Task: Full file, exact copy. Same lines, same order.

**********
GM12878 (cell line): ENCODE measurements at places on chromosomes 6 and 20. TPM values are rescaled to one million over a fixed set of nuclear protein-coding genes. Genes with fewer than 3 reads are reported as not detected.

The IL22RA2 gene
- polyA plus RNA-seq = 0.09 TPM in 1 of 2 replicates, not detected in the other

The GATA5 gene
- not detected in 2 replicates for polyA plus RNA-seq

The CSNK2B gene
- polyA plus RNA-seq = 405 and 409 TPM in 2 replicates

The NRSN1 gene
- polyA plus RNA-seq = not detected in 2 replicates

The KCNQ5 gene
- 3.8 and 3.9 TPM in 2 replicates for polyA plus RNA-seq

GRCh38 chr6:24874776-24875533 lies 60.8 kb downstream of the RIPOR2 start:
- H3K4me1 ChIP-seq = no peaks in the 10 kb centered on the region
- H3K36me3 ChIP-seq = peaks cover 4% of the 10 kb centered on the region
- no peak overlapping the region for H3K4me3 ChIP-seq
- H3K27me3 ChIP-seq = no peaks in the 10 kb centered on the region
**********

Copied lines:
GM12878 (cell line): ENCODE measurements at places on chromosomes 6 and 20. TPM values are rescaled to one million over a fixed set of nuclear protein-coding genes. Genes with fewer than 3 reads are reported as not detected.

The IL22RA2 gene
- polyA plus RNA-seq = 0.09 TPM in 1 of 2 replicates, not detected in the other

The GATA5 gene
- not detected in 2 replicates for polyA plus RNA-seq

The CSNK2B gene
- polyA plus RNA-seq = 405 and 409 TPM in 2 replicates

The NRSN1 gene
- polyA plus RNA-seq = not detected in 2 replicates

The KCNQ5 gene
- 3.8 and 3.9 TPM in 2 replicates for polyA plus RNA-seq

GRCh38 chr6:24874776-24875533 lies 60.8 kb downstream of the RIPOR2 start:
- H3K4me1 ChIP-seq = no peaks in the 10 kb centered on the region
- H3K36me3 ChIP-seq = peaks cover 4% of the 10 kb centered on the region
- no peak overlapping the region for H3K4me3 ChIP-seq
- H3K27me3 ChIP-seq = no peaks in the 10 kb centered on the region